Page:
FR. Catalino G. Arevalo, S.J., mentor and guide to many Jesuit and diocesan priests as well as bishops, including Manila Archbishop Luis Antonio Cardinal Tagle, shared with us his devotion to the Mass.
He could give a brilliant and inspiring lecture or homily on the Eucharistic celebration, but more than the intellectual insight, it was the “kurot sa puso” that mattered most.
Fr. Revs, as he was fondly called, has said wonderful things about liturgy, but what I offer for our reflection on The Solemnity of the Body and Blood of Christ is the memorial character of the Mass.
In previous articles we have reflected on the act and grace of remembering; but allow me to revisit some of the blessings that come with memory.
One of the important elements of the act of remembering, especially in the Judeo-Christian tradition, is that we bring to life the grace we remember.
This was true for the event which prefigured the Mass, the Passover meal, which the Israelites remember as God’s saving act in the Exodus: “I will
be your God and you will be my people.”
In the Mass, this fidelity and the saving act that comes with it do not only level up; they reach perfection. God shows his fidelity through the loving obedience of Christ, the Beloved Son who dies on the Cross.
We once discussed if there is a difference between perfect love and unconditional love. The house, so to speak, was divided: Some said unconditional love is perfect love as it sets no conditions and allows total freedom; others pointed out that unconditional love merely approximates perfect love, but is not quite “it.”
Then someone claimed that perfect love was ineffable—this word alone made us stop dead on our tracks—and cannot be compared to unconditional love.
Unconditional love is still describable and can be captured in words and images. But perfect love, while having this element, is so much more.
Perfect love is. It is simply being.
Christ’s new covenant
This is the love we remember and bring to life at Mass, God’s perfect love.
We now go to the second point about remembering.
Remembering God’s perfect love is remembering the new— and perfect—covenant in Christ. A little comparison between this new covenant in Christ and the old covenant in the Old Testament gives us a better context and appreciation.
The context of the covenant in the Old Testament was the basic relationship of God with his people: “I will be your God. You will be my people.”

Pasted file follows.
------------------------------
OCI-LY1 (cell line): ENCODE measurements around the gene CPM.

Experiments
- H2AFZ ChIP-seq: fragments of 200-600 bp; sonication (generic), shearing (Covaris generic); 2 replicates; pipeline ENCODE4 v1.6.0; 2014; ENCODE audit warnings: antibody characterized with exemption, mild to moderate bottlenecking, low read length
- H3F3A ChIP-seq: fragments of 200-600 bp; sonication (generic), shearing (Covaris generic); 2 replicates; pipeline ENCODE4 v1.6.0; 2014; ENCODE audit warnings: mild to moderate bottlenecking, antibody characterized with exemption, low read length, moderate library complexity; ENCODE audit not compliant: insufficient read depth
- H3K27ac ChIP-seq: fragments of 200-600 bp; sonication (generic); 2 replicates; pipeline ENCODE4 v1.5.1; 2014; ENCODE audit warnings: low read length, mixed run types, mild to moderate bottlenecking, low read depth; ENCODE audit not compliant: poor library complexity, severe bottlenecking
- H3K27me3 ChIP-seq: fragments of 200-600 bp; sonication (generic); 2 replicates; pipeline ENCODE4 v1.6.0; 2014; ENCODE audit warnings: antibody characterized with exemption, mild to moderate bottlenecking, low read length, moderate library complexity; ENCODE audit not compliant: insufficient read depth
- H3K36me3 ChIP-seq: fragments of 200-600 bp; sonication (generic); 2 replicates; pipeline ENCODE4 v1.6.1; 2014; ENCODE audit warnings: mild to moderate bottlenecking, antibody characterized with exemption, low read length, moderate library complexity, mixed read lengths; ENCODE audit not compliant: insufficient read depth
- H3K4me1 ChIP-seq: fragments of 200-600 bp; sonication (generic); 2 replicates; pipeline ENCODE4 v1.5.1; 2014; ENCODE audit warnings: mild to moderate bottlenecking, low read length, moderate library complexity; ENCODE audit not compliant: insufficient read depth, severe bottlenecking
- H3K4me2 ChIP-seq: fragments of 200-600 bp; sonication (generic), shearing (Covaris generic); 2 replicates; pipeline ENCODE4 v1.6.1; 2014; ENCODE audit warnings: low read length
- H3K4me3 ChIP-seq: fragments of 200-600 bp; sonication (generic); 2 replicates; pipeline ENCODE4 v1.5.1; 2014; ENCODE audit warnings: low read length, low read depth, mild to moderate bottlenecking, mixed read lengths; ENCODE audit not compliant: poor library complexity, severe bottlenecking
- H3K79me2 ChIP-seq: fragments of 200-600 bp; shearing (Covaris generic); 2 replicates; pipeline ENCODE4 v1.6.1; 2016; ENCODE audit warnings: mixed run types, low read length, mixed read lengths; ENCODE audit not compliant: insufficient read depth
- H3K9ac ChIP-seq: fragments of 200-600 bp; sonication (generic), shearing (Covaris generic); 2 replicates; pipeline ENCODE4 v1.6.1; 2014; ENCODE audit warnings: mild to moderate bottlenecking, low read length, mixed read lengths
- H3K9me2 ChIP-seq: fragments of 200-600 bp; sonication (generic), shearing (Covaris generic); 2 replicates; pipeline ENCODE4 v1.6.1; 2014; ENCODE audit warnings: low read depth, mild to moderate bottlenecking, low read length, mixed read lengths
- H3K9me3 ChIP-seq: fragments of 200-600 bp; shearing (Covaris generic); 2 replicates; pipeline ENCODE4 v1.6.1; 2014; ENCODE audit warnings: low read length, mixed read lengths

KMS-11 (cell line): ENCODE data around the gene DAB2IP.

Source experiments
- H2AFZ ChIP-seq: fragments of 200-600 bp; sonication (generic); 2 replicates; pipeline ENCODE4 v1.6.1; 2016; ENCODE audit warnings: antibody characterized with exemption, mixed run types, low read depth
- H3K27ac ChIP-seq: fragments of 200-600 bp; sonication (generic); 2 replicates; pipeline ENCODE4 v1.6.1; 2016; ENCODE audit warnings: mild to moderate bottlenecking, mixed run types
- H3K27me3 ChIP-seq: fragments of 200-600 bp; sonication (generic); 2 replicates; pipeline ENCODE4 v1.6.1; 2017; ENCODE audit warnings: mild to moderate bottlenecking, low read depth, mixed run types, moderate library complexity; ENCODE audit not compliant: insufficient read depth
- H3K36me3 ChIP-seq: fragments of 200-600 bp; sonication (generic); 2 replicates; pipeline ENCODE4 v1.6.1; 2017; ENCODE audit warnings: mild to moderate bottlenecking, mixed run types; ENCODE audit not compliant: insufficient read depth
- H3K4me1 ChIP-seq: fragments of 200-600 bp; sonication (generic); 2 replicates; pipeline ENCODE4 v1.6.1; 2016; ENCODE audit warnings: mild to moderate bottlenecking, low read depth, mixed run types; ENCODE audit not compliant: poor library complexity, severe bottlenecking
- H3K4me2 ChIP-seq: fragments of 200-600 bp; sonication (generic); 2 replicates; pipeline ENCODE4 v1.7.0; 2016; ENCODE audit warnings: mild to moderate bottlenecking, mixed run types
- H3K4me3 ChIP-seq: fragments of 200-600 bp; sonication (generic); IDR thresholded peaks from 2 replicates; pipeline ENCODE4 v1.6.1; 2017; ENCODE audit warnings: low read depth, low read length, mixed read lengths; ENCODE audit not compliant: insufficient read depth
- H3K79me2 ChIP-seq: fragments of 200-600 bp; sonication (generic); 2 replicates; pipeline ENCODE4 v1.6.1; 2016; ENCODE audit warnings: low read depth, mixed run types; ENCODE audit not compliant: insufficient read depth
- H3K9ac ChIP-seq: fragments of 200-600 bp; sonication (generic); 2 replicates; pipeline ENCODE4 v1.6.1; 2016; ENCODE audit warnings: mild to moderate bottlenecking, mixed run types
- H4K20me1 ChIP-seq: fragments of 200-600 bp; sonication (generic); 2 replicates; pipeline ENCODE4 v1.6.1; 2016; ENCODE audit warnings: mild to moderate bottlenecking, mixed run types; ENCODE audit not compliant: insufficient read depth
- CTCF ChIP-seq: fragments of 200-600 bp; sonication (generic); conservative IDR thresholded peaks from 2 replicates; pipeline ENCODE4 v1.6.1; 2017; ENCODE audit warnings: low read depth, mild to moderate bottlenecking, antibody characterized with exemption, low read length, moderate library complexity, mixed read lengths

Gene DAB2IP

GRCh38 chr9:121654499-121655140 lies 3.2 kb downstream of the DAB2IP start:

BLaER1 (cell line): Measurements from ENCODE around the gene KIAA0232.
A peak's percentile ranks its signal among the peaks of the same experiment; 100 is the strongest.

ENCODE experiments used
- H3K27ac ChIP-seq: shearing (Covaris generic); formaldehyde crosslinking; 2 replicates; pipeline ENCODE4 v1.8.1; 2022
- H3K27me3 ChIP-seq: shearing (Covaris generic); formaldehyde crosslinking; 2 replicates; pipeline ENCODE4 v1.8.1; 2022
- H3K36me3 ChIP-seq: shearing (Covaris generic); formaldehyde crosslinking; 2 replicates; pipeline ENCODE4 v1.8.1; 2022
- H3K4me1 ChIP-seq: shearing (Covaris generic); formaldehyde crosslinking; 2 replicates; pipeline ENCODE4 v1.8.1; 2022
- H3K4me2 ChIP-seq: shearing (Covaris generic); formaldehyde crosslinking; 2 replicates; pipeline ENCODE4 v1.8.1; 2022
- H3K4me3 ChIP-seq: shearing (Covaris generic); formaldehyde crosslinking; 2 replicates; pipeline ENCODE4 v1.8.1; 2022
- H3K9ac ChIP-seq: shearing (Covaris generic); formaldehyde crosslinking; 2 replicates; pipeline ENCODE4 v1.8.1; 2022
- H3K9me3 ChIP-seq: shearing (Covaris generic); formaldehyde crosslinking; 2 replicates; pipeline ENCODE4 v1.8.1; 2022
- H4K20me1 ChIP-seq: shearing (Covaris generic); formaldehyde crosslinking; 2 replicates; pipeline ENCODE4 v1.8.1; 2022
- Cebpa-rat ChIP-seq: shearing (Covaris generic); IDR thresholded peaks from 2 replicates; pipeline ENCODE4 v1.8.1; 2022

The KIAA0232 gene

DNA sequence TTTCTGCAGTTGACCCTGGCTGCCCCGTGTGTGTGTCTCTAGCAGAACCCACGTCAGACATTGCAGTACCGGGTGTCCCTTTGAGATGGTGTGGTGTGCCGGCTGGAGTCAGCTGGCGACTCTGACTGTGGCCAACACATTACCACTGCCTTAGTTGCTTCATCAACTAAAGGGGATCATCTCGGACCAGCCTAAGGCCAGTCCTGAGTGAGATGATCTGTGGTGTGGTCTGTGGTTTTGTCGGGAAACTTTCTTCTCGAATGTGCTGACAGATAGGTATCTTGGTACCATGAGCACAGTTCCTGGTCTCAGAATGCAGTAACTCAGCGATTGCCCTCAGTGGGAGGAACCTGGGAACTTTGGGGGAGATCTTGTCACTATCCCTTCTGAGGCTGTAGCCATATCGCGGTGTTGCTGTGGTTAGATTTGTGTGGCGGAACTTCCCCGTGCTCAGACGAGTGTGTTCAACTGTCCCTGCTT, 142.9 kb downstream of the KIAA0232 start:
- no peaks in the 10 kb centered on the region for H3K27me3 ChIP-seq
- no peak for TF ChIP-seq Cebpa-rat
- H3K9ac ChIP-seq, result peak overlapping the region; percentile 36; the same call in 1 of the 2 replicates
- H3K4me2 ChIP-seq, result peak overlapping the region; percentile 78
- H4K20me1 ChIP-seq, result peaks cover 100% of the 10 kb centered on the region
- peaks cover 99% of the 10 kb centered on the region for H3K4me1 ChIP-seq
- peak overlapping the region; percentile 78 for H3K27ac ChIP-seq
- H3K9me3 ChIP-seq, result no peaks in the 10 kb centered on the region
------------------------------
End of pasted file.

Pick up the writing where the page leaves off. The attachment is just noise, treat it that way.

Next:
It was a “conditional” relationship. If one follows the law, one is in good standing with regard to the relationship. With a violation comes a rupture, but God always woos back his people.
In the Mass, the New Covenant, the law is transformed and brought to perfection. The basic relationship between God and man that was core to the covenant was also transformed: God is our Father, and we are his sons and daughters. Simply put, it is perfect love.
This is the relationship and the love that we remember and—the second element of remembering—reconnect to at every Mass. We reconnect with God. We reconnect with what makes us whole as a person: our integrity that can only be found in love and, in this case, perfect love.
There is a third level of re-connecting. We reconnect with one another as sons and daughters of the Father. We reconnect as one family, one community in the presence of God’s Kingdom on earth.
In remembering at Mass we reconnect with all these.
The third and final element of remembering is: “Do this in remembrance of me.”
The remembering of Christ in the Mass assumes a profound meaning and reality. Yes, because it is a “direct” command from Christ, but more so because we remember the sacrifice of his body and blood.
His sacrifice of his body and blood makes us holy. It is a perfect sacrifice that no more need be done, nothing more can be done.
As one Jesuit theologian said, with Christ’s perfect sacrifice, our sins past, present and future are forgiven.
Let me end with this story to make one last point.
When I was school principal 20 years ago, I loved hearing the confessions of my students during school Masses when I didn’t have to be the celebrant or cocelebrant.
Without at all “breaking” the seal of confession, let me recount how a typical conversation flowed when it came to the sin of “I have not been going to Mass for…”
After a student confesses, I would say, “If I tell you to go to Mass, will you go? Be honest.” Then the young man would say—and sometimes with a smile—“No, father.”
To which I would reply, “Thank you for being honest. But can I ask you a favor? Can you promise to pray, as often as you can, that God give you the grace of a genuine devotion to the Mass?”
In the end, this is one of the best—if not the best—ways to celebrate the Mass: with devotion, by being devoted to it.